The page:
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30. the stocking.

By the fireside cosily seated,
     With spectacles riding her nose,
The lively old lady is knitting
     A wonderful pair of hose.
She pities the shivering soldier
     Who is out in the pelting storm,
And busily plies her needles
     To keep him hearty and warm.

Her eyes are reading the embers,
     But her heart is off to the war,
For she knows what those brave fellows
     Are gallantly fighting for.
Her fingers, as well as her fancy,
     Are cheering them on their way,
Who, under the good old banner,
     Are saving the country to-day.

She ponders how, in her childhood,
     Her grandmother used to tell
The story of barefoot soldiers
     Who fought so long and so well:
And the men of the Revolution
     Are nearer to her than us,
And that, perhaps, is the reason
     Why she is toiling thus.

She cannot shoulder a musket,
     Nor ride with the cavalry crew,
But, nevertheless, she is ready
     To work for the boys who do.
And yet, in official despatches
     That come from the army or fleet,
Her feats may have never a notice
     Though ever so mighty the feat!

So prithee, proud owner of muscle,
     Or purse-proud owner of stocks,
Don't sneer at the labors of woman,
     Or smile at her bundle of socks.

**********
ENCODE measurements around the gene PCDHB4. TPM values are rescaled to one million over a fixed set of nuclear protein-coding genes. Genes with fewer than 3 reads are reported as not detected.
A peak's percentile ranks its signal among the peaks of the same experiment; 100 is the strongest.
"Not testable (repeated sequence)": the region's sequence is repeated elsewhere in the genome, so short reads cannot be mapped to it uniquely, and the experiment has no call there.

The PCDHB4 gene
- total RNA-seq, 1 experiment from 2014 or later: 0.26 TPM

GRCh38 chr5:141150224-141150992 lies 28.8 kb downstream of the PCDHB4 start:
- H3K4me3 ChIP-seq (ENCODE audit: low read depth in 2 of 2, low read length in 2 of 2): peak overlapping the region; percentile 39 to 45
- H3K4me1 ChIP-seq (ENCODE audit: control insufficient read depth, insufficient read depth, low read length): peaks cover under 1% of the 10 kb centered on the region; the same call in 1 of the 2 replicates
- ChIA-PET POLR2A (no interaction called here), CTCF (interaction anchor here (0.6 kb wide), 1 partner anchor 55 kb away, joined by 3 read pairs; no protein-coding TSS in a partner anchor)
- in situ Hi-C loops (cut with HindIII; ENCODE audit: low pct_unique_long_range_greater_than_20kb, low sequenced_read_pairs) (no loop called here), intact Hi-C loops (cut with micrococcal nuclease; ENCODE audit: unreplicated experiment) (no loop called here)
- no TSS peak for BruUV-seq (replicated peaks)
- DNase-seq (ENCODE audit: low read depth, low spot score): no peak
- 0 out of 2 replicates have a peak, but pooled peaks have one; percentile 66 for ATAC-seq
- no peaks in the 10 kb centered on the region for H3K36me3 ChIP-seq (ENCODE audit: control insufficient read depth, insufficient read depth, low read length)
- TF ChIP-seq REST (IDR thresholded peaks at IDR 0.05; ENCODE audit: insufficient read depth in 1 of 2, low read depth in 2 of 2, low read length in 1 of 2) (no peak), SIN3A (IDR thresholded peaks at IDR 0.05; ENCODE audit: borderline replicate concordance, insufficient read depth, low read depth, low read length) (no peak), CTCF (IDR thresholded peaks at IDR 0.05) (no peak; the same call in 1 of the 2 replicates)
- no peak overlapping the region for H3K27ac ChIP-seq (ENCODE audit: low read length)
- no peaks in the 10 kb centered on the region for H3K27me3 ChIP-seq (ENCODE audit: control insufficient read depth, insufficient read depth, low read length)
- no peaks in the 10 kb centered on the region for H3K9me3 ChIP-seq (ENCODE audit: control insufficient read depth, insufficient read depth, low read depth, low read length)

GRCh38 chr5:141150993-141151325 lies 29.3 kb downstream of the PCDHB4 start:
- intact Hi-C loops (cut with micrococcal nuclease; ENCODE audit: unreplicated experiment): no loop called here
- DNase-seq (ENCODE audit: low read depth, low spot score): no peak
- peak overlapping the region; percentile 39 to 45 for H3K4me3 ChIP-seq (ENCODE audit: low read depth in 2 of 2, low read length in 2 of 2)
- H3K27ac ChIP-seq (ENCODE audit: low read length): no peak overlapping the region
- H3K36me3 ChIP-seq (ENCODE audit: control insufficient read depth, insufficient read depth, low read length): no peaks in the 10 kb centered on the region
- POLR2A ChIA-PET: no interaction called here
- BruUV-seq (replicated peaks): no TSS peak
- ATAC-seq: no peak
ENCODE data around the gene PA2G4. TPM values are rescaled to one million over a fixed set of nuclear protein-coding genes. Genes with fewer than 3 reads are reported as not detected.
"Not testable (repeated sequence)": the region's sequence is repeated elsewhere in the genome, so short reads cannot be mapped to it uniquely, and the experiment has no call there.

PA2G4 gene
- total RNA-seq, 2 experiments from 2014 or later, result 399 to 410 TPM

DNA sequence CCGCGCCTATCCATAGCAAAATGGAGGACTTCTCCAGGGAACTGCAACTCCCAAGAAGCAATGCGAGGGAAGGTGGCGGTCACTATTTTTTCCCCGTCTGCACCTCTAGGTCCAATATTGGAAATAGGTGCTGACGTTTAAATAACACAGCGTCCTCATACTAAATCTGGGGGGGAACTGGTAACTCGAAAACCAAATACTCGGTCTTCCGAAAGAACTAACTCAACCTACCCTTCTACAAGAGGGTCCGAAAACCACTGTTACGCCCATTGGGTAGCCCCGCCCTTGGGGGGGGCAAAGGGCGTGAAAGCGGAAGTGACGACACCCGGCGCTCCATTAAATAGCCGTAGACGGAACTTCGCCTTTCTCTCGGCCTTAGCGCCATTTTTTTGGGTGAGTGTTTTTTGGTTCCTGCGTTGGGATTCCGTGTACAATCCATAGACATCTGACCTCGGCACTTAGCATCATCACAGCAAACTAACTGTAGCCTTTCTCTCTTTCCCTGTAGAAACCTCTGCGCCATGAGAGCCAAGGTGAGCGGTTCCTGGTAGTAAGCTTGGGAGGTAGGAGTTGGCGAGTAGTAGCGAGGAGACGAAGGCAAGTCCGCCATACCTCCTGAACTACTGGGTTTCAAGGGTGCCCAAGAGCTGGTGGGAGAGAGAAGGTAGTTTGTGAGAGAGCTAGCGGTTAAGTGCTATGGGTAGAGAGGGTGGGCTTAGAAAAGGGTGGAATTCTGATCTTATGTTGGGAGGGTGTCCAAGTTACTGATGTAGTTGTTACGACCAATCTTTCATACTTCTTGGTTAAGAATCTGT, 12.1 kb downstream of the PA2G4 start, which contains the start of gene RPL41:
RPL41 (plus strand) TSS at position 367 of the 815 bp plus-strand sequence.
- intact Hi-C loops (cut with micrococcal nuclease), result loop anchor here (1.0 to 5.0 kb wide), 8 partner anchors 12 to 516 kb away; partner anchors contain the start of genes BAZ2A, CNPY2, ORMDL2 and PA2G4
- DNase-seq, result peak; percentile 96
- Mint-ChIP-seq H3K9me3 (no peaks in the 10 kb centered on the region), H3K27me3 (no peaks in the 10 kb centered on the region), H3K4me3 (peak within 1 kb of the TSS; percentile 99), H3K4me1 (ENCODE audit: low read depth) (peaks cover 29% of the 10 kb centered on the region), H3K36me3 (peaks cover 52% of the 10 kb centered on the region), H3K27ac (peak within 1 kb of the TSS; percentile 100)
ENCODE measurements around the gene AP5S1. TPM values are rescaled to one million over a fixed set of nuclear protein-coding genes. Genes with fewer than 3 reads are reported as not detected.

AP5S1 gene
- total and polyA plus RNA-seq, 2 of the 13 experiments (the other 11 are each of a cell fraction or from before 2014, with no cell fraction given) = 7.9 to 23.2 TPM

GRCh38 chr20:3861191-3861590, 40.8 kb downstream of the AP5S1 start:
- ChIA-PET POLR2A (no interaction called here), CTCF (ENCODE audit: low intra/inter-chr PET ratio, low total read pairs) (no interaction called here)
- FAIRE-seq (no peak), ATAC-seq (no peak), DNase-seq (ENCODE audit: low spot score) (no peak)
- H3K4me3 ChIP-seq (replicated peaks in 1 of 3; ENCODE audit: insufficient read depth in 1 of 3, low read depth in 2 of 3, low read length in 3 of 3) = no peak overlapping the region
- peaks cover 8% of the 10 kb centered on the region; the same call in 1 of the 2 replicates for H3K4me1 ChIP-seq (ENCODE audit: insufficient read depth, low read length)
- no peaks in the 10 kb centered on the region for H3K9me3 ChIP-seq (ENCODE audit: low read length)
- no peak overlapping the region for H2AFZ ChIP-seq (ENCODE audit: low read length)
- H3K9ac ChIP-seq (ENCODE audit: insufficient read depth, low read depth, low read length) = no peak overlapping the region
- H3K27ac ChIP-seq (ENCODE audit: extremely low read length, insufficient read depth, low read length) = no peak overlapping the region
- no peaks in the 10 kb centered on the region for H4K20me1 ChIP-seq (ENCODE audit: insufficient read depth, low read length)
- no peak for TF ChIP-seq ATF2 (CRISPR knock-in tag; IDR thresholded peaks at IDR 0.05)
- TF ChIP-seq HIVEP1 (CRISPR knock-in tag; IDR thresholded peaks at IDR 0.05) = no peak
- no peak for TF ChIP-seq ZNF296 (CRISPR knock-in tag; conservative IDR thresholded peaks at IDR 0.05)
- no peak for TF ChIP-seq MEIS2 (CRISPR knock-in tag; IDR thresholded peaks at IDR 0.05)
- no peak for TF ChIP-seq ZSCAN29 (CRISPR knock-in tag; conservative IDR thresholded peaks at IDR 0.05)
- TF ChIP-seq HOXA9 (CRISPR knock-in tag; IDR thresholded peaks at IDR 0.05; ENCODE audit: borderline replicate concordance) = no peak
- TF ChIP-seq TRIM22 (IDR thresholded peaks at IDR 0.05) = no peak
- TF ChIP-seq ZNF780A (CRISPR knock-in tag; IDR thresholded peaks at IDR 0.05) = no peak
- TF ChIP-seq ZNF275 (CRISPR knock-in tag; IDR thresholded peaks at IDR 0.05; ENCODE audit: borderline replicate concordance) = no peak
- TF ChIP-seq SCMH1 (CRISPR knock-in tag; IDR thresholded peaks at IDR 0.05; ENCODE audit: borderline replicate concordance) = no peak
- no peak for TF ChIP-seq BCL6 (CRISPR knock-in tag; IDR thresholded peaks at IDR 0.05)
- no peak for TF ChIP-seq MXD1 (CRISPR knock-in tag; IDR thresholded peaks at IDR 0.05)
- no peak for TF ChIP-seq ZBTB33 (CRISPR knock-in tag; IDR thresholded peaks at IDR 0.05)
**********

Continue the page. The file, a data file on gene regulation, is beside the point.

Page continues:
Her heart may be larger and braver
     Than his who is tallest of all;
The work of her hands as important
     As cash that buys powder and ball.

And thus, while her quiet performance
     Is being recorded in rhyme,
The tools in her tremulous fingers
     Are running a race with Time.
Strange that four needles can form
     A perfect triangular bound--
And equally strange that their antics
     Result in perfecting “the round.”

And now, while beginning “to narrow,”
     She thinks of the Maryland mud,
And wonders if ever the stocking
     Will wade to the ankle in blood.
And now she is “shaping the heel,”
     And now she is ready “to bind,”
And hopes, if the soldier is wounded,
     It never will be from behind.

And now she is “raising the instep,”
     Now “narrowing off at the toe,”
And prays that this end of the worsted
     May ever be turned to the foe.
She “gathers” the last of the stitches,
     As if a new laurel were won,
And, placing the ball in the basket,
     Announces the stocking is “done.”

Ye men, who our fighting our battles,
     Away from the comforts of life,
Who thoughtfully muse, by your camp-fires,
     On sweetheart, or sister, or wife;
Just think of their elders a little,
     And pray for their grandmothers, too,
Who, patiently sitting in corners,
     Are knitting the stockings for you.

C.

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